Friday 23 September 2011


Anyone who has read this blog from the beginning, or at least from when Jake was born will know where this post is going.

Before he was born I was mostly worried about sleep deprivation. The one thing which all new parents have in common is the fact that they will sleep less. Fact.

Even if you're my friend Ben who is able to sleep, ear-to-mouth next to his crying daughter, you'll still at least notice changes to your sleep.

And then you notice it less and less. It's not that it gets easier, you simply adjust to your new default. Like your settings have been tweaked to allow you to perform tasks previously only acheivable after eight hours of unbroken sleep.

I'm convinced that's why people start to look their age in their thirties. Bags under the eyes, greying hair, a shortened temper, increased alcohol comsuption and a general sucking away of joie de vivre!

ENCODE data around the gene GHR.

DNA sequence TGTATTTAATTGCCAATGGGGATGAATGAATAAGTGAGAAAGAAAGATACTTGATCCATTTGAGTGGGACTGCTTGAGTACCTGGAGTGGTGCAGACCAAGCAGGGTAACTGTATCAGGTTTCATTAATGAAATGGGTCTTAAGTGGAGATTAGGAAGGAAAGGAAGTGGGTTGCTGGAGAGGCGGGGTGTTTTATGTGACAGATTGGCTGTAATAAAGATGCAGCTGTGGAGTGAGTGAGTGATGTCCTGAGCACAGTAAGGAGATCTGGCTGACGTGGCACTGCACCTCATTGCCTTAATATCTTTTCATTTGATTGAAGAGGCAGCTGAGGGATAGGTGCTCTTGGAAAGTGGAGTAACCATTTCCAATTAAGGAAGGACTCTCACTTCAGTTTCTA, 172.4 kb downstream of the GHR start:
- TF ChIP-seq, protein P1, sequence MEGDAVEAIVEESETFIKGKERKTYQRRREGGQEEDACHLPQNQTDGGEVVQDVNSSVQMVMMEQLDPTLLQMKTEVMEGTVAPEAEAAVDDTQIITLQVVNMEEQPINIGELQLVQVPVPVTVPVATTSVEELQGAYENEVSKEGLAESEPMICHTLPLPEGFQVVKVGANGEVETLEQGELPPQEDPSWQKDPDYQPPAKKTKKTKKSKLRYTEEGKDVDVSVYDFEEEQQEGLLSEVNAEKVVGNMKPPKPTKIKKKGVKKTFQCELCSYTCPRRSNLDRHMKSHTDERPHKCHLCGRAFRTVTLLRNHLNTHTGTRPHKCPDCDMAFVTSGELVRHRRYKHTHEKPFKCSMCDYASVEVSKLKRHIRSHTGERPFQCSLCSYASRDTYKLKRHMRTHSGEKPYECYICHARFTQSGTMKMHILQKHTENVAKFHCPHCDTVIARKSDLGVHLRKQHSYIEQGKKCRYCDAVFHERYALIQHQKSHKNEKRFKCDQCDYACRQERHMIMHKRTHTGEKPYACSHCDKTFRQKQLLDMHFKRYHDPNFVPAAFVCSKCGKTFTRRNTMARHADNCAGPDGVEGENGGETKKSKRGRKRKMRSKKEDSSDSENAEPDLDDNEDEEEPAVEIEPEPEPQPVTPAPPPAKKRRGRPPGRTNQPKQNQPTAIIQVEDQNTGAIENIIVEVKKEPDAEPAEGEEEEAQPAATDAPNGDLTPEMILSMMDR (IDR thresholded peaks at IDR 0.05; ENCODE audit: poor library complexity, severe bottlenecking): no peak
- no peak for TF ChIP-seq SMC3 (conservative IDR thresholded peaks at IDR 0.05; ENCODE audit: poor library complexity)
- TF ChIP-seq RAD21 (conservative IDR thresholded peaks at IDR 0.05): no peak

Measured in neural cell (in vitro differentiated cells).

Those who know me will tell you I like to moan, I have something of a reputation for it now. And I play up to it mainly for comedy effect but the main cause of it all is the ongoing torture which is a lack of sleep.

Over the last week, Freddie, who has been an angel in terms of sleep since birth (and by angel, I mean only wakes once a night at around 4am and often sleeps through until 6), has decided that he should buck the trend of sleeping more since weaning. People will anecdotally tell you 'they'll settle down once they start eating....I'll all get so much easier'. Well, you know what? It hasn't got easier. Unless by easier you mean, wakes up every two sodding hours. And whilst this has been going on, Jake's decided his room is full of monsters. Ridiculous I know, but try telling that to a 3 years old in the dead of night.